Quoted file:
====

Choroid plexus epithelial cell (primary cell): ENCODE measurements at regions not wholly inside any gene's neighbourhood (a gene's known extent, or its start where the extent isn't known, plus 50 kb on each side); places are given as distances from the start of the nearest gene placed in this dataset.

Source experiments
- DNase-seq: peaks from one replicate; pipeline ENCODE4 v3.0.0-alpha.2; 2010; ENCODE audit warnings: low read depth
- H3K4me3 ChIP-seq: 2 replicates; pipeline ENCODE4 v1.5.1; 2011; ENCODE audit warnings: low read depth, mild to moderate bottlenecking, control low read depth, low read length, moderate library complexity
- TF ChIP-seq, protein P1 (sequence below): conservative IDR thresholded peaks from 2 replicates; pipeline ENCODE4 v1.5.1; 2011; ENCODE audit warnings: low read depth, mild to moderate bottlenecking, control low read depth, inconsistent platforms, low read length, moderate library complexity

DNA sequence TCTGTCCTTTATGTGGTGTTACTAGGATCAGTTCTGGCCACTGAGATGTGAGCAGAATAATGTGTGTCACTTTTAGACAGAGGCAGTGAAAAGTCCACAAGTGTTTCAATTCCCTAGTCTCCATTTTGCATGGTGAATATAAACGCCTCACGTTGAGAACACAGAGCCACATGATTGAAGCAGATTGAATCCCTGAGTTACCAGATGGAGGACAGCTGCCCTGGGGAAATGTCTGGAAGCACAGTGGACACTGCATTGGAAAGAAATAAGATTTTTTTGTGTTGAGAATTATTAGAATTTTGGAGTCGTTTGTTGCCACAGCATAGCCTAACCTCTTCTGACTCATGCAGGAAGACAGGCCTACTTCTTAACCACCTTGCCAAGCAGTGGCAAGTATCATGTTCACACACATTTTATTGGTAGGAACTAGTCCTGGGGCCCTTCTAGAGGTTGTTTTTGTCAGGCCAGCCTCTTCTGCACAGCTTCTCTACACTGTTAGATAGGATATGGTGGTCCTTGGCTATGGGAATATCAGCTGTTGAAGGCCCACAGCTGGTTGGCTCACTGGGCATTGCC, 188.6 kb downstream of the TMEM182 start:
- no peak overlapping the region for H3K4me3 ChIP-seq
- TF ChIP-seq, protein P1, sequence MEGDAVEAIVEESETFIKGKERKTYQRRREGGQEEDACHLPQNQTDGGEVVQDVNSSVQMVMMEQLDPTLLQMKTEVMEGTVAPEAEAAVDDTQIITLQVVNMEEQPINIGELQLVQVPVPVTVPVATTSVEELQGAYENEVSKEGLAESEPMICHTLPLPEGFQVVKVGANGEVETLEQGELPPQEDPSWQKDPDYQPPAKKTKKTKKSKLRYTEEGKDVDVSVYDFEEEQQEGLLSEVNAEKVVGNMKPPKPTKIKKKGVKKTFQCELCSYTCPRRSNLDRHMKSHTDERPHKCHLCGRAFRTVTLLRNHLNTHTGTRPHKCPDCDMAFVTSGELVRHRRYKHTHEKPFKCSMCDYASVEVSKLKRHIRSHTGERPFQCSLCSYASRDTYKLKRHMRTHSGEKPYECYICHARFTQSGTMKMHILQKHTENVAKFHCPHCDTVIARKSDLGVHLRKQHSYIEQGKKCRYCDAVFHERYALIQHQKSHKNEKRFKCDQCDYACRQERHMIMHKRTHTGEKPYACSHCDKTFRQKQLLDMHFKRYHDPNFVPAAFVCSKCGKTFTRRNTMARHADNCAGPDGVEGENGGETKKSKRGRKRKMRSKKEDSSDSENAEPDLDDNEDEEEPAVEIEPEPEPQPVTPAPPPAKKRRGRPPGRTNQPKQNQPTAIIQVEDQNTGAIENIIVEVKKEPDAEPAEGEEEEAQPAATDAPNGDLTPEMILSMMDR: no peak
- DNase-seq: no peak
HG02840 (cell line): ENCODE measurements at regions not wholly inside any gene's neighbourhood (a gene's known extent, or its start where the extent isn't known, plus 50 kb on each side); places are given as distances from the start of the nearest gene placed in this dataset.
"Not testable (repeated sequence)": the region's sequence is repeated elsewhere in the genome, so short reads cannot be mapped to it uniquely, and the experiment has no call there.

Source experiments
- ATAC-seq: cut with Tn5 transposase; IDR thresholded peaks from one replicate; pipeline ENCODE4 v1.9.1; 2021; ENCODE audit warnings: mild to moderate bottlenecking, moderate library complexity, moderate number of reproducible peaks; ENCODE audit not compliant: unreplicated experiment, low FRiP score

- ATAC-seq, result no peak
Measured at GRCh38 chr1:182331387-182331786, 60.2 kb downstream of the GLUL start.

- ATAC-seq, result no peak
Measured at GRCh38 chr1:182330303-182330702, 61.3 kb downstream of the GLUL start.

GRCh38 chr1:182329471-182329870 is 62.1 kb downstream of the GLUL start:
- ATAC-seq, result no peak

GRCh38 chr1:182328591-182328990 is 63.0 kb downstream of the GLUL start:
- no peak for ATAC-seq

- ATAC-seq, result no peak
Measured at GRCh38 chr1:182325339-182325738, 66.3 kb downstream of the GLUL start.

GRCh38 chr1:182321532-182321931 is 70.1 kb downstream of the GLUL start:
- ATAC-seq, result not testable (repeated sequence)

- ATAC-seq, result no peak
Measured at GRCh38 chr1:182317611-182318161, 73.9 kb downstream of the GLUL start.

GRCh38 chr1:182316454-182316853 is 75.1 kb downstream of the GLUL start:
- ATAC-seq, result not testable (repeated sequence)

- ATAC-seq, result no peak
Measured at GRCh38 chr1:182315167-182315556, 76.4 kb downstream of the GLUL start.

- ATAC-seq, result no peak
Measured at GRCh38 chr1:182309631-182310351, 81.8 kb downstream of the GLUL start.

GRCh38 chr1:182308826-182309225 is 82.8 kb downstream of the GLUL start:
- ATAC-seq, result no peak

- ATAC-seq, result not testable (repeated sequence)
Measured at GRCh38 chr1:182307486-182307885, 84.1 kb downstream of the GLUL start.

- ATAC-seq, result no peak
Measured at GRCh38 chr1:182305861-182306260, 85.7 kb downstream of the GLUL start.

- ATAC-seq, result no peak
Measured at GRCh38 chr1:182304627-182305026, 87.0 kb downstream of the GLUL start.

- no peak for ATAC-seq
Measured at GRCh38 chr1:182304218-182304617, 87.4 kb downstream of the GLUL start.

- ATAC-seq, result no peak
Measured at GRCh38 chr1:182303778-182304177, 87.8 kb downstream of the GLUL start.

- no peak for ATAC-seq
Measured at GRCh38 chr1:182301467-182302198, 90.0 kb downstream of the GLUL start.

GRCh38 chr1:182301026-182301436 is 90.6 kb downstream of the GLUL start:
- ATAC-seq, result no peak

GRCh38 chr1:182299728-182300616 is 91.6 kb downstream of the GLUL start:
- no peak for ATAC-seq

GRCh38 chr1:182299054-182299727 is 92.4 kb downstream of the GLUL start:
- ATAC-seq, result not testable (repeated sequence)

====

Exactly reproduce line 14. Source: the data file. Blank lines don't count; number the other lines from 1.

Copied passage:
- ATAC-seq, result no peak